With a 25% rise in the value of the dollar relative to foreign currencies, the $80 net price of U.S. exports would rise in the foreign currency to the equivalent of 1.25 times $80, or $100, and therefore back to the initial price. Similarly, the 25% rise in the value of the dollar would reduce the real import price to the U.S. retail customer back to $125/1.25, or $100, as it is without the border tax adjustment."

Now there are admittedly a few concerns here.

Some are worried that the currency adjustment wouldn't happen immediately and would hurt American importers in the meantime. I'm sceptical of that fear. For example, look at the Mexican Peso the morning after Trump was elected or the pound after the Brexit vote. Big currency moves can be priced in even before a policy change has been formally announced.

Others are concerned that the currency wouldn't fully adjust because of the third element of the Ryan plan.

3. It'd make wages a fully deductible expense. So far there's very little to differentiate the destination-based cash-flow tax I'm describing to a VAT. But the wage deduction is what sets it apart. It'd allow firms to fully deduct wage costs from their taxable income, which they can't under the current system. This makes the proposal more progressive than a similar VAT.

It's essentially equivalent to a big cut to payroll taxes like national insurance or social security. Indeed, economists at the (truly excellent) Tax Foundation looked at the distributional impact of the plan and found that it's more progressive than existing corporation tax set-up. This is because part (about 25% in their example, maybe more according to ASI research) of the burden of corporation tax falls upon labour and corporation tax deters new investment which depresses productivity lowering wages.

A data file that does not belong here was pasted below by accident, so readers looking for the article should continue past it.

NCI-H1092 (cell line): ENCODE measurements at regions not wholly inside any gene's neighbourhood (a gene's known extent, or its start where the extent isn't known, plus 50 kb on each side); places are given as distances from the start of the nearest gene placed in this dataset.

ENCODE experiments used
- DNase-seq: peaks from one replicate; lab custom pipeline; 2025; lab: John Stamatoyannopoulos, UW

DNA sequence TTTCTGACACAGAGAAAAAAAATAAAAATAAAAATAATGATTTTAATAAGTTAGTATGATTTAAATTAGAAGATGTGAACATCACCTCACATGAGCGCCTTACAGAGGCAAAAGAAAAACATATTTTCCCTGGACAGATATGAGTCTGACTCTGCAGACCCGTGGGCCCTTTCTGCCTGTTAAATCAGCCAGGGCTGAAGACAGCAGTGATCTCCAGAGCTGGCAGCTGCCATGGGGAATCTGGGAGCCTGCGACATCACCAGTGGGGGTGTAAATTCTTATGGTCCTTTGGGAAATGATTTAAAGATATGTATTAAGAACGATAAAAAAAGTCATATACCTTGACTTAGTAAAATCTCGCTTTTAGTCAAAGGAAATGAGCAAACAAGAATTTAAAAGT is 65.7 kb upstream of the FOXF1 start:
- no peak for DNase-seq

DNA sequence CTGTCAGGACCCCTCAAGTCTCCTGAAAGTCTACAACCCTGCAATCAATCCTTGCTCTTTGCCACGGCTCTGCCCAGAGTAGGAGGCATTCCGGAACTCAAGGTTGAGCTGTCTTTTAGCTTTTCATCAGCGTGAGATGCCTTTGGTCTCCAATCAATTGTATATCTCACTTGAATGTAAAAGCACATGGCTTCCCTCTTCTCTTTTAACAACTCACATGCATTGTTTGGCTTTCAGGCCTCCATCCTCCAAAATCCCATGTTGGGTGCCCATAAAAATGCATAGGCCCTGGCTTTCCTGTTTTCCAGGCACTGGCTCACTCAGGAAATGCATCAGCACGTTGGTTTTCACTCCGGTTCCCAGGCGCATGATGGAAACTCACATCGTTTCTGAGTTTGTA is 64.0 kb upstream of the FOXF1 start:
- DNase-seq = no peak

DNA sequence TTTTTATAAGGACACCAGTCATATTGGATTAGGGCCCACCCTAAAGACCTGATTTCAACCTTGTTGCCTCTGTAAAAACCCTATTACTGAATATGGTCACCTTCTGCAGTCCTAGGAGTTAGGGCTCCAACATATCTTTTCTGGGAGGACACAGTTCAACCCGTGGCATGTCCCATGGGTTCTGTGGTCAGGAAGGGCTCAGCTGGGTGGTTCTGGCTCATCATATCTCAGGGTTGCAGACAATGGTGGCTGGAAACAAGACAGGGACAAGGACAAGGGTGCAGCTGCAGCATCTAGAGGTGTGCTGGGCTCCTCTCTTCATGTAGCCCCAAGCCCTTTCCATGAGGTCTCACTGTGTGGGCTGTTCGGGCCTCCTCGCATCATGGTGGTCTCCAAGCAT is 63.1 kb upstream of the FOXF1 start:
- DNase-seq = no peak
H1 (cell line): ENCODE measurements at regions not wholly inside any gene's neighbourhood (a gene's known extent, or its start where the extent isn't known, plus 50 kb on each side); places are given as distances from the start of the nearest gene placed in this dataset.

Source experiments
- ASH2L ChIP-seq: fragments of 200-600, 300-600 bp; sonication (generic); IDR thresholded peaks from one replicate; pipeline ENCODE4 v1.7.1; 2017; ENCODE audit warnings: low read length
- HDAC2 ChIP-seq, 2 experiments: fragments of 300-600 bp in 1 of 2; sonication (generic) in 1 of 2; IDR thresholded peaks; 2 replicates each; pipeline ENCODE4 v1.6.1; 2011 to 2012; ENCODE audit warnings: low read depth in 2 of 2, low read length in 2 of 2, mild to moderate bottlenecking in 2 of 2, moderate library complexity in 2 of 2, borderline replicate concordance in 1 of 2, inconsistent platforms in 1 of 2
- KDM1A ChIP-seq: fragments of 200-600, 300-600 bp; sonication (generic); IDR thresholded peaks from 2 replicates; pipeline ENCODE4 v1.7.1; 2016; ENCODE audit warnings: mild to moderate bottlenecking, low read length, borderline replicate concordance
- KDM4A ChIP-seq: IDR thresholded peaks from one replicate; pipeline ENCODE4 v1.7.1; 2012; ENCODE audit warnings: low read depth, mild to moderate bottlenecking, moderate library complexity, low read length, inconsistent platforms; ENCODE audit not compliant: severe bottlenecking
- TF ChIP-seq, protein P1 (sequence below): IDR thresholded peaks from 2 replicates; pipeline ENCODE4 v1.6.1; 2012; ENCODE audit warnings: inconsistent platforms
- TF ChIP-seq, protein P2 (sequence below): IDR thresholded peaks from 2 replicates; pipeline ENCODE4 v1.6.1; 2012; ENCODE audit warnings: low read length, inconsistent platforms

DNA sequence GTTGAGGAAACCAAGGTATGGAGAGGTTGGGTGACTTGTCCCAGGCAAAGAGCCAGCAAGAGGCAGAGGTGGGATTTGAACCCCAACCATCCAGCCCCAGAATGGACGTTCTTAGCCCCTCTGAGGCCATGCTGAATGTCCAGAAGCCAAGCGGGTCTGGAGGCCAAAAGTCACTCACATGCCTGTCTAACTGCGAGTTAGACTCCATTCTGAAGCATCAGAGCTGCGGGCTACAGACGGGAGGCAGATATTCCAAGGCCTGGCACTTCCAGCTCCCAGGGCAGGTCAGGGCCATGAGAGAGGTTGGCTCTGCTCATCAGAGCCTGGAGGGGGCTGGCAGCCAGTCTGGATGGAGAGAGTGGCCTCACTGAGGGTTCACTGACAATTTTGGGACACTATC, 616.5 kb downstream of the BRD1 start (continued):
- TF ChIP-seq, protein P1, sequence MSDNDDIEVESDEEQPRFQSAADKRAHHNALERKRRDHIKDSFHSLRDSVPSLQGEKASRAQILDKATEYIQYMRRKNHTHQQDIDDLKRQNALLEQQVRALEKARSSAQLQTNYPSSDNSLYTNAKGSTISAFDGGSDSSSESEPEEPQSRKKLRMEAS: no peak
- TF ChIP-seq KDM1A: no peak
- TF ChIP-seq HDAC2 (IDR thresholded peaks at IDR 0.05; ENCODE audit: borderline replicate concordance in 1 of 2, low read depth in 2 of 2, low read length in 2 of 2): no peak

But the wage deduction is probably the biggest obstacle overall. First, some have argued that it'd make it hard to past the WTO. The WTO allows border adjustments for indirect taxes like VATs but doesn't for direct taxes like corporation tax. Without the wage deduction it'd be very straightforward to get it passed the WTO, but with it another nation might argue that it distorts trade in a way that a VAT doesn't. If the WTO were run by economists this argument would get short shrift, but sadly lawyers still run the world and this could become a hiccup. It'd hardly be the end of the world as the US could simply replace the wage deduction with a big-league cut to payroll taxes and push it through.

Second, some have argued that the wage deduction would impede the currency adjustment because wages are deductible for domestic production but not imported inputs. I'm sceptical of this argument because the wage deduction wouldn't cancel out the effect of large payroll taxes that hit domestic producers but not necessarily importers. And I doubt that those objecting to this move would object to an economy wide wage-subsidy as protectionist.

That's it, in a (rather large) nutshell. I think Lawson and the House GOP are right to back this move. It removes large impediments to investments within the corporate tax system, it'll boost GDP and wages, and effectively gives the US (and Britain if we follow) most competitive business tax system in the world.

It’s really important for us in the UK to follow this debate, for two reasons. The first is because after Brexit we need to make our tax system as efficient as possible to encourage growth. But the second is because if the US does go ahead with this reform plan then we will have little choice but to follow suit if we want to remain competitive.